Ape expectations – Dawn of the Planet of the Apes review


By Simon Miraudo
July 9, 2014

If we should take anything away from the terse title characters of Dawn of the Planet of the Apes, it’s the power of brevity. So, here’s my review: Apes together strong. Sequel merely solid. (The rest is for the human readers, sticklers for protraction.) This laboriously-titled follow up to 2011’s laboriously-titled Rise of the Planet of the Apes sees director Matt Reeves step in for the outgoing Rupert Wyatt, and though you wouldn’t necessarily think it’d be the job for the former creator of Felicity, he proves to be remarkably able. For a long time, however, his flick feels like it will merely be a bridge to a better movie, balanced uneasily between special-effects showcase and nature documentary. A great wave of relief comes when you realise the better movie lay in the second half, when gun-toting rebel chimps finally take to their horses and wage war against measly mankind.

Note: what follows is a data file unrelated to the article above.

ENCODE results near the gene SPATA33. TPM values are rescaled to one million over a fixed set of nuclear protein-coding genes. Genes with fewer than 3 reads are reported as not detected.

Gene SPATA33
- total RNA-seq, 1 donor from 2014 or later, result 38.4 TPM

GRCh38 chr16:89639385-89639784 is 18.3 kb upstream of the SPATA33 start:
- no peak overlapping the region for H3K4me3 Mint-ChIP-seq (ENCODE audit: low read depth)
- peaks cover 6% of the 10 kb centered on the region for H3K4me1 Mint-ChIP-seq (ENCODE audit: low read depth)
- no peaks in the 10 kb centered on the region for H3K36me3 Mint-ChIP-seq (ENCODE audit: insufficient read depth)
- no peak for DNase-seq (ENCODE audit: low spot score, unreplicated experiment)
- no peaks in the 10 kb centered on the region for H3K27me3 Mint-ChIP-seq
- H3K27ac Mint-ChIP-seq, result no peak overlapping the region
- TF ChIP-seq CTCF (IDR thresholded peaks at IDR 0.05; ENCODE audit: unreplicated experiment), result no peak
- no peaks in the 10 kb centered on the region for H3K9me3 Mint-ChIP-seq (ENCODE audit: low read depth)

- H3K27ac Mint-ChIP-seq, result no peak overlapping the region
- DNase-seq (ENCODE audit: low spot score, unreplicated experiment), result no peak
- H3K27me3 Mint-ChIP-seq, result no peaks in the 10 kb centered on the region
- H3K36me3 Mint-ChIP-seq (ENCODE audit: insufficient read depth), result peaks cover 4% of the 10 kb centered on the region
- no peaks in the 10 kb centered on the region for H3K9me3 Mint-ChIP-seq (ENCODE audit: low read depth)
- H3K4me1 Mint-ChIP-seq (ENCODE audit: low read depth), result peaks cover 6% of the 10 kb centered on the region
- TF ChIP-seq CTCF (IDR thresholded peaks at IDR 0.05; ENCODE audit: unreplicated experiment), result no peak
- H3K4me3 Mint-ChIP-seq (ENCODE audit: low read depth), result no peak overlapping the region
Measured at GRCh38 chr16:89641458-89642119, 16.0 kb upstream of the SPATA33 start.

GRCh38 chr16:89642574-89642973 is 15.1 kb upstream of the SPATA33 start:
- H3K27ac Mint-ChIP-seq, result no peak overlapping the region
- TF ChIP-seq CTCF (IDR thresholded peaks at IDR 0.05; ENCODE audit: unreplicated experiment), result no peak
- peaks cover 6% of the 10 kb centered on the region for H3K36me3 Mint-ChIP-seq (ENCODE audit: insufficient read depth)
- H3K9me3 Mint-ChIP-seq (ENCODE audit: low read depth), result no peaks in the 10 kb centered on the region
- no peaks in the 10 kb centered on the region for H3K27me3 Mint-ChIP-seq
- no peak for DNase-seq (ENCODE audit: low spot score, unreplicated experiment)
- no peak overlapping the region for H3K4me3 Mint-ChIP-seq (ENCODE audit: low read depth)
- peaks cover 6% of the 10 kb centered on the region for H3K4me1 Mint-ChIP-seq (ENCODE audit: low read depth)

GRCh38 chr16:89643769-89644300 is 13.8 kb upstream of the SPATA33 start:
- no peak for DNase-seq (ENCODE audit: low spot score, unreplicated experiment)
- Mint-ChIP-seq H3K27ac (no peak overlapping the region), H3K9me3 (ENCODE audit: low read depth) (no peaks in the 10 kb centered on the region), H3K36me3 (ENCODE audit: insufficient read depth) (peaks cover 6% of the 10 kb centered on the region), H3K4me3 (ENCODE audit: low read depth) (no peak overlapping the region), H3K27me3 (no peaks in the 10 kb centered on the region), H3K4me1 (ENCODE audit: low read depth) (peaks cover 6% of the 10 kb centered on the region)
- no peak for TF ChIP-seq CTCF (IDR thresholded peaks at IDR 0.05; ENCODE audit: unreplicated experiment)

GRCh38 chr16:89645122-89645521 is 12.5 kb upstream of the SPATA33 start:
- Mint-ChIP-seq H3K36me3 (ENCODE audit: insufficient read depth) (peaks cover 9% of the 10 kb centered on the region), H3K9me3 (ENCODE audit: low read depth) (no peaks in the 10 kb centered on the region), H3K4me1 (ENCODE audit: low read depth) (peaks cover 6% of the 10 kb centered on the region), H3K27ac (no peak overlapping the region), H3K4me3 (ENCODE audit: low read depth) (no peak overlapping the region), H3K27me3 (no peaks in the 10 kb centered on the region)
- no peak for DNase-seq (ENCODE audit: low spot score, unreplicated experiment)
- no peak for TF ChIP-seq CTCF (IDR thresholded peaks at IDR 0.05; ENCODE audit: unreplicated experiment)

Many will be pleased to learn Dawn delivers much more action than its ancestor. But action wasn’t missing from Rise of the Planet of the Apes, which boldly experimented with the modern blockbuster by being as thoughtful and low-key for as long as possible, only exploding into a frenzy of activity in its final minutes. The contemplative pace and compelling special effects enthralled in spite of a lack of set pieces, and its highlight came when genetically-enhanced ape Caesar (a motion-captured Andy Serkis, animated to glorious perfection by effects house WETA), finally uttered his first spoken word: a howled “No.” Few moments in cinema have surprised or shaken me the way that one did. There’s a little more chatter in Dawn of the Planet of the Apes, and a lot more gunfire and fury. Its awesomeness knows no bounds. Yet, not a sequence in Dawn upended me like in the predecessor. It’s probably greedy of me to make the complaint, but this might be the one franchise that has spoiled us so that close to an hour of ape-on-horseback mayhem feels like a consolation prize to some other grand, missing, emotionally cathartic climax.